Dementia and the Mirror People

October 13, 2023
September 29, 2022
Posted by
Bre'anna Wilson
September 29, 2022
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There's a lot of talk about whether or not mirrors are bad for people living with dementia. What I've personally found is that it really depends on the person. So what we usually see is a little bit of everything. There will be some people living with dementia that will find the mirror really distressing. For others, it can actually be a positive experience where the person will actually form a bond with the person in the mirror. For others, it may start out as a positive experience and then turn negative over time. Then for others, mirrors really have no affect — either they actually still recognize themselves as the person in the mirror or even if they don't, they just don't care.


So, what I want to do is give you some background into what's going on with this whole mirror situation. So there's actually a couple of names for it. You may hear "mirror phenomenon" "mirror agnosia or mirror image agnosia" "mirror sign" or "mirrored-self misidentification." These terms are all basically talking about the same thing though there can be slight differences in how they are sometimes used.  Now, to keep it simple. I'm just going to refer to it as mirrored-self misidentification — it's the most clear phrase that I think will keep us on the same page.

So, mirrored-self misidentification is when a person is unable to recognize their reflection in a mirror and believe that their reflection is instead another person like a stranger, relative, or friend. Basically, anybody other than themselves. Now, I want to be clear that this doesn't happen with just mirrors. It can happen with any reflective surface, which I'll share a couple of stories about this towards the end of the blog.


It is important to realize that this is not a phenomenon experienced by every person living with dementia. It's actually considered quite rare if we look at the entire dementia population. However, in my experience, it does happen quite a bit which is why I wanted to talk about it. But statistically speaking only about 2 to 10% of people with Alzheimer's disease specifically, will experience mirrored-self misidentification. However, this phenomenon is not limited to just people with Alzheimer's disease. The other type of dementia that it's often seen in is Lewy Body Dementia — not to say that it can't happen with other types of dementia. This is just where much of the research is right now, okay?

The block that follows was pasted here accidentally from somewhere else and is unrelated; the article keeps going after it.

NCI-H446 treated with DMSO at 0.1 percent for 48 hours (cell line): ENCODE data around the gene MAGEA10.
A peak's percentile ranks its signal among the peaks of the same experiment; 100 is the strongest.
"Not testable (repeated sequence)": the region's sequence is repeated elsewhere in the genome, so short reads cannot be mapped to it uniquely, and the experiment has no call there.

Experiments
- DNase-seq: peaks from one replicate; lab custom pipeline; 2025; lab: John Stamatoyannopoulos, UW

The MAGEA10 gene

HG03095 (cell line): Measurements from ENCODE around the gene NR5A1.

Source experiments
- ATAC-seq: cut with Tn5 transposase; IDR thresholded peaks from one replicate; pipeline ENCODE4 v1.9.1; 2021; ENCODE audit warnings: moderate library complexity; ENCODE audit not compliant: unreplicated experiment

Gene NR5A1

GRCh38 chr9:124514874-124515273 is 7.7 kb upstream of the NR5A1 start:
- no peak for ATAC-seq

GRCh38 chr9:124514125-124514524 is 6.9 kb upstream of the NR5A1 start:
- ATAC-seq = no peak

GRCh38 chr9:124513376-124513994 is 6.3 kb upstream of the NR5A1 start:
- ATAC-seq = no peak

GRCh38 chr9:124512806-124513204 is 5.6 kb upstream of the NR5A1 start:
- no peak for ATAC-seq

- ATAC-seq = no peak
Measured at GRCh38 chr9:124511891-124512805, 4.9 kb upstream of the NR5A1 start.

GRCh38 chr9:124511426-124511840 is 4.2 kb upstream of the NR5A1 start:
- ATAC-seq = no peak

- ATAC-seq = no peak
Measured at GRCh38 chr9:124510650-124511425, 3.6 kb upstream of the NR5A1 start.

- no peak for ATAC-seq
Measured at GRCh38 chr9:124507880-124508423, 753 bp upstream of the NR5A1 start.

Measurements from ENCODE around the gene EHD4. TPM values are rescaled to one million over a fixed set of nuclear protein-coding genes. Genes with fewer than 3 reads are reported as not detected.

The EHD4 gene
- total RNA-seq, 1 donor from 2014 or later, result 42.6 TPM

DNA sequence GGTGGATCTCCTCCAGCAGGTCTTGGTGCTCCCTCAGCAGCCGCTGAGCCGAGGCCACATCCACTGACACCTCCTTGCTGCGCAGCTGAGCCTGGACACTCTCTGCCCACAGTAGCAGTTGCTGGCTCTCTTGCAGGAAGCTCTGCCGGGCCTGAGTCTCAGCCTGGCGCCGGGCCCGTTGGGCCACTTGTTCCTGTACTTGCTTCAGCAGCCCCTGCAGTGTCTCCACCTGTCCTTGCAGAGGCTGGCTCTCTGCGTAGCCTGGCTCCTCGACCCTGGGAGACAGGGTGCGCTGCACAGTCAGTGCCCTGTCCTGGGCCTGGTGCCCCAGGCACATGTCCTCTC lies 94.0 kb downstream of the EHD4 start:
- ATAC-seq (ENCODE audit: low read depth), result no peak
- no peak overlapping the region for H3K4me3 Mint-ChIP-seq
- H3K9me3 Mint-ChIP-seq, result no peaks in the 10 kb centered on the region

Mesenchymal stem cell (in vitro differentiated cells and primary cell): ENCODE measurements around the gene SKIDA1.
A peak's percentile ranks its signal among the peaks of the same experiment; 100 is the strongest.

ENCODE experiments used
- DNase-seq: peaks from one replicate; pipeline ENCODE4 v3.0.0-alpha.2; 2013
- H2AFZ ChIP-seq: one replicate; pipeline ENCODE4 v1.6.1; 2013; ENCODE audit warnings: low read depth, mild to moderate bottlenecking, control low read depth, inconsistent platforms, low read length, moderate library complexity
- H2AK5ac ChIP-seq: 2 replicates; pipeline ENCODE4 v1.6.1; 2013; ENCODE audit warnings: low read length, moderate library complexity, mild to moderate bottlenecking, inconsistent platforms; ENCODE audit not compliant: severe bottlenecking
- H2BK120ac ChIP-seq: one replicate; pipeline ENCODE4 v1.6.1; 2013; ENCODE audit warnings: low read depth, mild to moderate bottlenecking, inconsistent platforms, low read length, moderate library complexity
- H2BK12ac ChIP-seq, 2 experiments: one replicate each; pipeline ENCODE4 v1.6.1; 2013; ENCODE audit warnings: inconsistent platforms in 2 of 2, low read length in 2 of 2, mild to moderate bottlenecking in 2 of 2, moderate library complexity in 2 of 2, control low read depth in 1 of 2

Now one of the cool, crazy things is, is that oftentimes with mirrored-self misidentification, the person typically retains the ability to recognize others' reflections in the mirror — just not their own. So for example, let's say that I had dementia and you were standing next to me in the mirror and I knew who you were. I would be able to tell that it's you I see in the mirror and I would also know that you are standing right next to me. However, I wouldn't be able to put two and two together that I'm standing next to you in real life, so the person I see standing next to you in the mirror is also me. Does that make sense?


So, we are going to talk about the role that the brain plays in all this, but I want to take it a different direction first. Okay? So, let's think about this...how do we know what we look like? How do we receive that information? I really want you to think about this for a second because when i look at myself I can see the whole front of my body, the sides, and a little bit of the back of my legs if I twist enough, but I can't see my neck, face, ears, hair — none of that. I also can't see my back. So how do I know what these parts of me look like? Well, we receive information from pictures and from the mirror, right? But, how do you know that the person you see in the mirror or photo is you? We just have to trust our visual interpretation of this information.